Lets Use Our Heads

by | Oct 11, 1988 | 0 comments

When the Torah describes the crimes of the generation of the flood it says that they were guilty of idol worship, promiscuity, murder, and ‘chamas’. Rashi translates chamas as robbery. It was this crime that ultimately singled this generation beyond all the previous generations for the flood. So one can ask how is robbery worse than idol worship? promiscuity? murder?

The Maharal answers that for all the other crimes a bit of spirituality is required to understand why they are wrong. But to know that robbery is wrong requires only sense, “sechel”. It is common sense that society can not prosper if robbery dominates. Because they didn’t even follow their sense that G-d could find no good in the generation except for Noah.

But one could ask, why is rebelling against my imperfect sechel worse than rebelling against the almighty? One would think that it would be the opposite. To understand this I’d like to move from the beginning of time to the end of time. There is a very difficult, confusing, and famous gemara at the end of sotah. It talks about the generation just before the Messiah comes. We can see much of what they say in our own times. This generation, it says, will be filled with chutzpa. At this time people who should not speak will be speaking. The people who should be speaking (for example the talmid chachamim (trans note) will be silent. The wisdom of the wise will stink. The great will rise for the small, and the small will sit before the great. Those who fear sin will be derided as fools. The generation will have the face of a dog. At this time, the gemara states, our only hope will be G-d.

One might ask about this gemara, who else could we depend on anyway? Haven’t we always depended on G-d. The answer is that we always have quite a lot to depend on. We have our scholars, and the way of our neighbors. We have what we can observe from the respected members of the community. Thus we can rely on our sechel. But this generation will have everything topsy-turvy. The great will look small and the small great. There will be no sechel. This generation can only look to G-d and hope that he who protects fools will not let us stray too far from the path.

A tragedy that points out the importance of sechel occurred near the peak of history. It is the the tragedy of Nadiv and Avihu, Aaron’s sons. The torah does not explicitly state what they did wrong in their service they were consumed. But the Talmud states that they were drunk when they came before G-d with their sacrifices. But one can ask the prohibition on service while drunk only occurs in the next episode. At this point there was no such prohibition. But the answer is where was their sechel? It should be obvious that to come before G-d, to enter the mishkan, to enter the Holy of Holies, you don’t go there drunk! Well obviously it wasn’t so the next parsha places a prohibition on doing the service drunk. Similarly Avraham, Yitzhak, and Yaakov were able to follow the whole Torah just with sechel. Its only when we could no longer follow through sechel did we receive the physical torah.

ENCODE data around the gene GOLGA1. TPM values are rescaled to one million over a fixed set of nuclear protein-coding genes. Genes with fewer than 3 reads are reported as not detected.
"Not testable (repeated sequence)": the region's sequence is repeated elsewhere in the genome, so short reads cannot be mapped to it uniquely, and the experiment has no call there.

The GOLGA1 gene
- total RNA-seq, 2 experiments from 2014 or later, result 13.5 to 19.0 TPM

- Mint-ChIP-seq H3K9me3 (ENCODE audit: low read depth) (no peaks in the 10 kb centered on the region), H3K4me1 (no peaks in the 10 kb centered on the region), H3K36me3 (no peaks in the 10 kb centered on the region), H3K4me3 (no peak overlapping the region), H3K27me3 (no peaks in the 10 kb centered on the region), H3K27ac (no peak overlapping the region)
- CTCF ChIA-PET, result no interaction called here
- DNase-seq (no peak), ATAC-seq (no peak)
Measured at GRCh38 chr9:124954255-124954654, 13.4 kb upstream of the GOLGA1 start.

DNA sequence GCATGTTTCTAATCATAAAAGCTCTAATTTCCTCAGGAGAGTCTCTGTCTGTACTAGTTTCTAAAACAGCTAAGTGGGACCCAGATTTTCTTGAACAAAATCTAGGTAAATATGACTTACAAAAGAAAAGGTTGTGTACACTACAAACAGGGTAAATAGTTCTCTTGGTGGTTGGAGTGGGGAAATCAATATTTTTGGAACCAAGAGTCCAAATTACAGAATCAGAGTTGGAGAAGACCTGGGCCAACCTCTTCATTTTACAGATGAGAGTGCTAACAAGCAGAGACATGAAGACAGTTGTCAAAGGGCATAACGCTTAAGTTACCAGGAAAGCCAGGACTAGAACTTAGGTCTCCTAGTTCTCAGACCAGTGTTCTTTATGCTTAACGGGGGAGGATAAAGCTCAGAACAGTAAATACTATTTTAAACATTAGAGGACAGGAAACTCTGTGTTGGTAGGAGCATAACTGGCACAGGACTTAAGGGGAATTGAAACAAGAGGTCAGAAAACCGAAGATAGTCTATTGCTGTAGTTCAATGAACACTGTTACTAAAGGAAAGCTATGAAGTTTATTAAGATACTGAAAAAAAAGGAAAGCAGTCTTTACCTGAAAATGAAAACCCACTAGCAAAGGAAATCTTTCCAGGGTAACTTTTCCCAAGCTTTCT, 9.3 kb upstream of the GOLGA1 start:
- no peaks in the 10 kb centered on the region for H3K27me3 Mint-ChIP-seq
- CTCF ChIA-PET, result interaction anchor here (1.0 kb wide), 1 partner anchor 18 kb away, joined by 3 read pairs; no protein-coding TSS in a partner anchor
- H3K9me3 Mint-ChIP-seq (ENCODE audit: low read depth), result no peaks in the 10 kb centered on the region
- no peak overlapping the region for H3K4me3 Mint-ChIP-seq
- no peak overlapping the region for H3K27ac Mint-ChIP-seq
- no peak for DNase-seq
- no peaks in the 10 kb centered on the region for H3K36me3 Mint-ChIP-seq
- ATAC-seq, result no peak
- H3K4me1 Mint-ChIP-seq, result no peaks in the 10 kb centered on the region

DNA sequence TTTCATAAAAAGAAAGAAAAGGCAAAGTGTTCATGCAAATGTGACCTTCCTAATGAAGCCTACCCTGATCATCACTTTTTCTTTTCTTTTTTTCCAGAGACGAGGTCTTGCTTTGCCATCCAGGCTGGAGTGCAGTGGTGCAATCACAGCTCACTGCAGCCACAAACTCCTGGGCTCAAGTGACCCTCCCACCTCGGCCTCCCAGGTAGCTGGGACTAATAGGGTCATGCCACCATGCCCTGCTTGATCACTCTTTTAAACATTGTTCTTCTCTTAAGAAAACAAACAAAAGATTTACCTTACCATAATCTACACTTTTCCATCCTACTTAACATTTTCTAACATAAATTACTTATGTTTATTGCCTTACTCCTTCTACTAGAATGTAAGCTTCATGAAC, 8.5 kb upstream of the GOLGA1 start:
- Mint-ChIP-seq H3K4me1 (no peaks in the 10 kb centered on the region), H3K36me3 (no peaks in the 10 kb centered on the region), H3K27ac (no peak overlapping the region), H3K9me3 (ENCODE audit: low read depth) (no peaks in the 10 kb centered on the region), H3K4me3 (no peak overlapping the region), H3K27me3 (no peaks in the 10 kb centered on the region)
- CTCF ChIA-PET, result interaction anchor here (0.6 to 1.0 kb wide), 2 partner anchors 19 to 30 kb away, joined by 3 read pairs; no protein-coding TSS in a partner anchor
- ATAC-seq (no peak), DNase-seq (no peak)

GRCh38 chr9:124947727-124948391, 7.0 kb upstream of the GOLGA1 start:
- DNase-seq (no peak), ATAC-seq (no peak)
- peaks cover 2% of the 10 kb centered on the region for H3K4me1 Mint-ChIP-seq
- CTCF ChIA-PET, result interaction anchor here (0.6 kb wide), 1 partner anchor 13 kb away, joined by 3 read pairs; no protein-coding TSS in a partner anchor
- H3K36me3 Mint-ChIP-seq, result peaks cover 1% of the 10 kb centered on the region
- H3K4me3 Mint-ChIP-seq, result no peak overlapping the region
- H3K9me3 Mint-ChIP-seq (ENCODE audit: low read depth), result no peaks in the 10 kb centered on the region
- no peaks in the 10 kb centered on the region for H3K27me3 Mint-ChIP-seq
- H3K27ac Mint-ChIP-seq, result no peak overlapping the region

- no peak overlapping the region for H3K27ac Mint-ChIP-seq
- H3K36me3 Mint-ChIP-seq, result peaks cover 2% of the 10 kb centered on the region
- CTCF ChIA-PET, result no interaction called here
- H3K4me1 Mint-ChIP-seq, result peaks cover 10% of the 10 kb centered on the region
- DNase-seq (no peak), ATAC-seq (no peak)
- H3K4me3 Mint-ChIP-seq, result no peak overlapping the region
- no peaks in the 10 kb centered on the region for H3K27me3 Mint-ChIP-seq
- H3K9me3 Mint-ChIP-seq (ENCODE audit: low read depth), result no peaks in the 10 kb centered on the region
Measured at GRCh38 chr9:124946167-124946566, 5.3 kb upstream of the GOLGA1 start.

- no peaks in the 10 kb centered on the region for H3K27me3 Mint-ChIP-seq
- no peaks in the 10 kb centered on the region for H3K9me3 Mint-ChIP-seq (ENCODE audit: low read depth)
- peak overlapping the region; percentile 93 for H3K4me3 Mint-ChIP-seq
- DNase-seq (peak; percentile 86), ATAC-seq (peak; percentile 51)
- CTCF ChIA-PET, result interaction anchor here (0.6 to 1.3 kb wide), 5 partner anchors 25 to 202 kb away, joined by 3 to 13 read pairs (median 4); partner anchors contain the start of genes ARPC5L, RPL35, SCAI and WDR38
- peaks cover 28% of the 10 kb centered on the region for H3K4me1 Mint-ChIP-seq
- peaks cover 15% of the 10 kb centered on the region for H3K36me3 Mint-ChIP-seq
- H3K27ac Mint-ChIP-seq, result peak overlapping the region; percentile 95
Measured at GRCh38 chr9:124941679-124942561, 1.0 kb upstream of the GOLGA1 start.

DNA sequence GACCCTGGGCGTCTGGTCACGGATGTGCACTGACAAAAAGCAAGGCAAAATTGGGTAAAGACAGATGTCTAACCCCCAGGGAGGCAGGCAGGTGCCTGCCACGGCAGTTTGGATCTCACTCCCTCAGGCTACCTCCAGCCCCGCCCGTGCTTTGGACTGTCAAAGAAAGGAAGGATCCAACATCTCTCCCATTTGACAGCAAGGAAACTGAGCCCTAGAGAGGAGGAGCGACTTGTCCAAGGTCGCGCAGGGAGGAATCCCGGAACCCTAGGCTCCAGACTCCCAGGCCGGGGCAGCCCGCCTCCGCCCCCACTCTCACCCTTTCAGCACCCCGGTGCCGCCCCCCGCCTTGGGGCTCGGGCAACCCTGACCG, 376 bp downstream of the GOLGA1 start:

Sechel is the tool the almighty gave us to serve him. Ignoring this gift makes sensible service impossible. Discarding our sechel is thus the greatest of crimes we as a generation can commit.

This drasha was given at the Saranac Synagogue in Buffalo on Shabbat Noah, 5749 (1988), and transcribed from memory by David Sher. The entire series has been published in a book titled “Reachings” and can be ordered here.

By Rabbi Yaacov Haber

Rabbi Yaacov Haber has been a leading force in Jewish community and Jewish education for over forty years. He lived and taught in the United States, Australia and in Israel. He is presently the Rav of Kehillas Shivtei Yeshurun, a vibrant community in the center of Ramat Bet Shemesh, Israel, and serves as the Rabbinic guide to many of its wonderful organisations.


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